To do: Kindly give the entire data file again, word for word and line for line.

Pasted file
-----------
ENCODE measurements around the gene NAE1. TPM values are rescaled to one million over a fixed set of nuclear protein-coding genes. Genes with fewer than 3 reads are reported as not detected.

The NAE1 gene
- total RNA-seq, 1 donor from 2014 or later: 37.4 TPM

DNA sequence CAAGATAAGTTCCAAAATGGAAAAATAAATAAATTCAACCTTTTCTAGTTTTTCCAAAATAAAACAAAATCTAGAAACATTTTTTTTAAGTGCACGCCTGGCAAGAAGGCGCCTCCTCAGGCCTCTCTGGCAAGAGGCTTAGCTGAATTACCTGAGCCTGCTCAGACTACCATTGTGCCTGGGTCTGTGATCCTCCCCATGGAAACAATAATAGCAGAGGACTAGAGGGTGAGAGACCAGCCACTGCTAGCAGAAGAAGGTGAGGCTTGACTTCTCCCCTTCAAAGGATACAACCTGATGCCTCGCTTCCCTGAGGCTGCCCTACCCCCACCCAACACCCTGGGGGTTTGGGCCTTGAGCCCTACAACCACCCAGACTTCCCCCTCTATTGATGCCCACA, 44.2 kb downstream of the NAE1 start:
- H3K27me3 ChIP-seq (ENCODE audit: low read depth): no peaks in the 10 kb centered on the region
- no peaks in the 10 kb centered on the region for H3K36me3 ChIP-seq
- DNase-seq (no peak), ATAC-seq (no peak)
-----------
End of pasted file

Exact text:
ENCODE measurements around the gene NAE1. TPM values are rescaled to one million over a fixed set of nuclear protein-coding genes. Genes with fewer than 3 reads are reported as not detected.

The NAE1 gene
- total RNA-seq, 1 donor from 2014 or later: 37.4 TPM

DNA sequence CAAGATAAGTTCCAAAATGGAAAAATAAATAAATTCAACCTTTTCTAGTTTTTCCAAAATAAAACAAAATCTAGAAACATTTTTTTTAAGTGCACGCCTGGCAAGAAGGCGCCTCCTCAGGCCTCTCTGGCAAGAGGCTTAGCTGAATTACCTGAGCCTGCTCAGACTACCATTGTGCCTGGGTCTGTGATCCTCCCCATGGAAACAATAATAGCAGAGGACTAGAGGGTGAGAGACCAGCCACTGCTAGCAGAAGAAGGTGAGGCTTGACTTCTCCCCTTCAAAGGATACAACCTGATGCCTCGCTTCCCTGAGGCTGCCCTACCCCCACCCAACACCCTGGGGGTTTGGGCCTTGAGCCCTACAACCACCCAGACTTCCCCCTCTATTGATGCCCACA, 44.2 kb downstream of the NAE1 start:
- H3K27me3 ChIP-seq (ENCODE audit: low read depth): no peaks in the 10 kb centered on the region
- no peaks in the 10 kb centered on the region for H3K36me3 ChIP-seq
- DNase-seq (no peak), ATAC-seq (no peak)